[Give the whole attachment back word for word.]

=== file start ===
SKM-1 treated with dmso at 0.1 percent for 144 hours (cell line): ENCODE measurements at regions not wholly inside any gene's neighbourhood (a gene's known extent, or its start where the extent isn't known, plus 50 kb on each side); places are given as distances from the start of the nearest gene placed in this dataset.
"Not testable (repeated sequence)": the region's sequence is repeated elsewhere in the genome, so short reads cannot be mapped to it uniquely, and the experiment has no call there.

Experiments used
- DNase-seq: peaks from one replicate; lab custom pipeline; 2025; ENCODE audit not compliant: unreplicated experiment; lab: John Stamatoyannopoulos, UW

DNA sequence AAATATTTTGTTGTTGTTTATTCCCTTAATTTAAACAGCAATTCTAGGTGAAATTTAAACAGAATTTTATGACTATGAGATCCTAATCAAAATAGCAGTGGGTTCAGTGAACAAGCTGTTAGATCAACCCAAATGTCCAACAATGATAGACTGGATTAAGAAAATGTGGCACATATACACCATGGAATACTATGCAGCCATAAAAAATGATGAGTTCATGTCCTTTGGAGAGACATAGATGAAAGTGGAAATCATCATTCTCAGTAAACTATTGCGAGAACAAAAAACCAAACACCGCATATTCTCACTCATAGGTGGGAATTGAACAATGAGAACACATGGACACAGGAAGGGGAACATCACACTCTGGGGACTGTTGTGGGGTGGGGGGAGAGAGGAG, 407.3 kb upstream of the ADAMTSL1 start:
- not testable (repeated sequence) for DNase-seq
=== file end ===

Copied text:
SKM-1 treated with dmso at 0.1 percent for 144 hours (cell line): ENCODE measurements at regions not wholly inside any gene's neighbourhood (a gene's known extent, or its start where the extent isn't known, plus 50 kb on each side); places are given as distances from the start of the nearest gene placed in this dataset.
"Not testable (repeated sequence)": the region's sequence is repeated elsewhere in the genome, so short reads cannot be mapped to it uniquely, and the experiment has no call there.

Experiments used
- DNase-seq: peaks from one replicate; lab custom pipeline; 2025; ENCODE audit not compliant: unreplicated experiment; lab: John Stamatoyannopoulos, UW

DNA sequence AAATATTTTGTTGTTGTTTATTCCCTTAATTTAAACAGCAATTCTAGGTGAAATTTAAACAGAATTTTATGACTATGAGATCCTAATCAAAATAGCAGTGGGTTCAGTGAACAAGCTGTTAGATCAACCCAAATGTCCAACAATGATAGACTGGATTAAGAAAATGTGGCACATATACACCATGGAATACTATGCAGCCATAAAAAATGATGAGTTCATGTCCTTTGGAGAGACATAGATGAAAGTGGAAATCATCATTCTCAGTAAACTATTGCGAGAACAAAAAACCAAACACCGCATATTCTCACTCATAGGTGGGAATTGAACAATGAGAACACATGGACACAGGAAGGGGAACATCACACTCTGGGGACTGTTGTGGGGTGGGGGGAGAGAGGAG, 407.3 kb upstream of the ADAMTSL1 start:
- not testable (repeated sequence) for DNase-seq